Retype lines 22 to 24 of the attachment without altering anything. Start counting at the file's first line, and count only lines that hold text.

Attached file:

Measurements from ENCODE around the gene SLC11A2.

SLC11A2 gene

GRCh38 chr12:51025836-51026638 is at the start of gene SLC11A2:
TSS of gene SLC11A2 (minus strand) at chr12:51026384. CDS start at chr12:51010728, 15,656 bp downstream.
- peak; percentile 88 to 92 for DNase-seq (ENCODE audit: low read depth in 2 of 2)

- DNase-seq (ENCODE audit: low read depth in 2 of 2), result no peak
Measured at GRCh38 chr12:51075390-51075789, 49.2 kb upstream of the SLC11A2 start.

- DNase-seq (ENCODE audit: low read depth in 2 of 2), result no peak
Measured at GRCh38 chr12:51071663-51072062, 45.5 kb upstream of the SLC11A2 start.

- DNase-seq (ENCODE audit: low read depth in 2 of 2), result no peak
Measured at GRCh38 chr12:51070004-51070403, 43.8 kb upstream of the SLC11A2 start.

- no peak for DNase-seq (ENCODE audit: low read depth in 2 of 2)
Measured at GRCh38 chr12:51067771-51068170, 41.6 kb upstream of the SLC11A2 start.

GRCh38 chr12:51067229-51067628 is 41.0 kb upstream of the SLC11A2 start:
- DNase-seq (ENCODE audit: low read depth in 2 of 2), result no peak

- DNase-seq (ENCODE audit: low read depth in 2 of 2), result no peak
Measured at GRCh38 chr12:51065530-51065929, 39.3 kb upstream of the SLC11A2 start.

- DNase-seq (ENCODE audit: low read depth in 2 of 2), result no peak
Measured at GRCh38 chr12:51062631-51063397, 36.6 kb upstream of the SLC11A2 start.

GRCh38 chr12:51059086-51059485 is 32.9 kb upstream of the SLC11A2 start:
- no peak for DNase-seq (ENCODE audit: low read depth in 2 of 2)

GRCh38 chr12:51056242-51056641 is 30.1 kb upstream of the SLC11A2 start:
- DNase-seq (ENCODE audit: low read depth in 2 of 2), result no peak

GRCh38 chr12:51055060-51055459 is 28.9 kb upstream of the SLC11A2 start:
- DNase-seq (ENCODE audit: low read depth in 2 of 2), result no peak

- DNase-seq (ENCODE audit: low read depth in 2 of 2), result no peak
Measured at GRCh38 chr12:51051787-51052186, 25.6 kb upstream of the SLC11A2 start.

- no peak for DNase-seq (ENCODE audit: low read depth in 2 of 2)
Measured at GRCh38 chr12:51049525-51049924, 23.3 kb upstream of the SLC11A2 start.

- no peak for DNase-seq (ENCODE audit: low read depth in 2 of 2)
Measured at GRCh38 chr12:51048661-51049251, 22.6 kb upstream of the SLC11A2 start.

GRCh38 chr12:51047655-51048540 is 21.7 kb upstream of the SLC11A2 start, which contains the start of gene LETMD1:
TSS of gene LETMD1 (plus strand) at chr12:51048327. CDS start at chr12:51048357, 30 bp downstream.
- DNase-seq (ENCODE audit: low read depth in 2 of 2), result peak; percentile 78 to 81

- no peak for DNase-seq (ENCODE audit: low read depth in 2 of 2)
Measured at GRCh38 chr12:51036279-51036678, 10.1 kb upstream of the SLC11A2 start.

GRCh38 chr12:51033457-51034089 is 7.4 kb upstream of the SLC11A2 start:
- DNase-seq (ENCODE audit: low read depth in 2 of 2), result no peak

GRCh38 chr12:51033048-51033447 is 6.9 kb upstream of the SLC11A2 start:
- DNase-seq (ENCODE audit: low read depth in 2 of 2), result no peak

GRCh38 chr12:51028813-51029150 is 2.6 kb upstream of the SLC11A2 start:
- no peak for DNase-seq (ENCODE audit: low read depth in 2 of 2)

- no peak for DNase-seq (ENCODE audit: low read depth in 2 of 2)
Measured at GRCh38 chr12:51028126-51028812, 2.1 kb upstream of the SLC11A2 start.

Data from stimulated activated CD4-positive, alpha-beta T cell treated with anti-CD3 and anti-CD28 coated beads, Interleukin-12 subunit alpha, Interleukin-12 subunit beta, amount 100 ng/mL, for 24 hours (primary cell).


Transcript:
GRCh38 chr12:51056242-51056641 is 30.1 kb upstream of the SLC11A2 start:
- DNase-seq (ENCODE audit: low read depth in 2 of 2), result no peak

GRCh38 chr12:51055060-51055459 is 28.9 kb upstream of the SLC11A2 start: